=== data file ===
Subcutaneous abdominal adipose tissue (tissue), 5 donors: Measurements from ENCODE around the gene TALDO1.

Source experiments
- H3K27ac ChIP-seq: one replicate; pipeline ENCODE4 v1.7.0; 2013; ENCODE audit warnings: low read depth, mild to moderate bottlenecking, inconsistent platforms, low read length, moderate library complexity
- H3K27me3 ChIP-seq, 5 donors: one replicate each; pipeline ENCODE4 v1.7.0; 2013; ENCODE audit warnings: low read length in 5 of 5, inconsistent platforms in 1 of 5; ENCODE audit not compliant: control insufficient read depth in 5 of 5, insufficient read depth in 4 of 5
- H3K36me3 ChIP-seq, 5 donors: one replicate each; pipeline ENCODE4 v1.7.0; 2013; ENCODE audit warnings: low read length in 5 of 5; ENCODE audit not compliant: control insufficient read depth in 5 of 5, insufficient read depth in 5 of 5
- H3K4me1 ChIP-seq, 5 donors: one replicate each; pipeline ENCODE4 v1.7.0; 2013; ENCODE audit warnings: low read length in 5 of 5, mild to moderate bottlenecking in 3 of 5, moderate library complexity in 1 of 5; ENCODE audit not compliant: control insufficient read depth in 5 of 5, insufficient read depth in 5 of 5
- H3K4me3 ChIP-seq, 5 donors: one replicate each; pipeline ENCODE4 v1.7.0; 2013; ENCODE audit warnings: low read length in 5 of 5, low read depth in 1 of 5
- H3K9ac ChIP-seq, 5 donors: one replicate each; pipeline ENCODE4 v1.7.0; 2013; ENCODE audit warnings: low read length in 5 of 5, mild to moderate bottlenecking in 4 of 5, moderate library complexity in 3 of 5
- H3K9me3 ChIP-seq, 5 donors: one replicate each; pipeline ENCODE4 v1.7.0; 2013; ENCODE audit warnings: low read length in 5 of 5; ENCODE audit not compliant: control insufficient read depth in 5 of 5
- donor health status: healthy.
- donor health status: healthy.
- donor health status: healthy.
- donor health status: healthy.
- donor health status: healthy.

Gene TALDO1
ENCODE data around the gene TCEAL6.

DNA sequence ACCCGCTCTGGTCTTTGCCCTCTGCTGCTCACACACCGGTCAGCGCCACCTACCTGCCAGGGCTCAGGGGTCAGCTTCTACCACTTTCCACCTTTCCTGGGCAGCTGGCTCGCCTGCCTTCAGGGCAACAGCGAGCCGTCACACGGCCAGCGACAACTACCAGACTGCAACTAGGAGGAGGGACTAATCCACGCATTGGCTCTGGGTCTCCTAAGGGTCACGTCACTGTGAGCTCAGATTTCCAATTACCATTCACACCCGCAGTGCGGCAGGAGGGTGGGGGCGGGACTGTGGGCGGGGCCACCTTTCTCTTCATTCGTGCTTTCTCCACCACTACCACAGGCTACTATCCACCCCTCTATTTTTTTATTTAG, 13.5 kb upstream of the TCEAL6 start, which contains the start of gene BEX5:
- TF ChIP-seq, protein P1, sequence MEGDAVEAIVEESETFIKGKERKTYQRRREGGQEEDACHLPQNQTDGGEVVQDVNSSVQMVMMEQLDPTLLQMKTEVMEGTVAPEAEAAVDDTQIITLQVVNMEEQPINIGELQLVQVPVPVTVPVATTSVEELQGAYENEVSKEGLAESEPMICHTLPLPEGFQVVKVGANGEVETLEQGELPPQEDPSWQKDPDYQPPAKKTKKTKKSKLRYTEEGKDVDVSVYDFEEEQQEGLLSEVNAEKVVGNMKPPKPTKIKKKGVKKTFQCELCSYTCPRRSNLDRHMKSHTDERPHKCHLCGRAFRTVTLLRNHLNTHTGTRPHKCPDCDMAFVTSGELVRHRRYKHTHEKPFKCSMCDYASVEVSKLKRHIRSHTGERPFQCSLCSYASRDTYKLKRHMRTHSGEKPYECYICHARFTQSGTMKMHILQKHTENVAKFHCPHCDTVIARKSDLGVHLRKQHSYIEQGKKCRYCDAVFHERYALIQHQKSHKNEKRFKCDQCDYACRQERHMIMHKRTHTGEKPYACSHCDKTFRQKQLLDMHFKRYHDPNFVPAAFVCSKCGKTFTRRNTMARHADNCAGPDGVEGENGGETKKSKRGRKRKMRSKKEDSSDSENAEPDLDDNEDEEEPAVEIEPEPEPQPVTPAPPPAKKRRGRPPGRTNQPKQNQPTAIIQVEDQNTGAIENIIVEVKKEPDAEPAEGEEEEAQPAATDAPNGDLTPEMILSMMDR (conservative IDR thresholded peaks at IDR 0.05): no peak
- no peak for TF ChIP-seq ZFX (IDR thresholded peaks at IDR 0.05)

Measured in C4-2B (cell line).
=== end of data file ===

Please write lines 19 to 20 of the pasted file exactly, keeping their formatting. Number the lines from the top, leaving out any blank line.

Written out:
- no peak for TF ChIP-seq ZFX (IDR thresholded peaks at IDR 0.05)

Measured in C4-2B (cell line).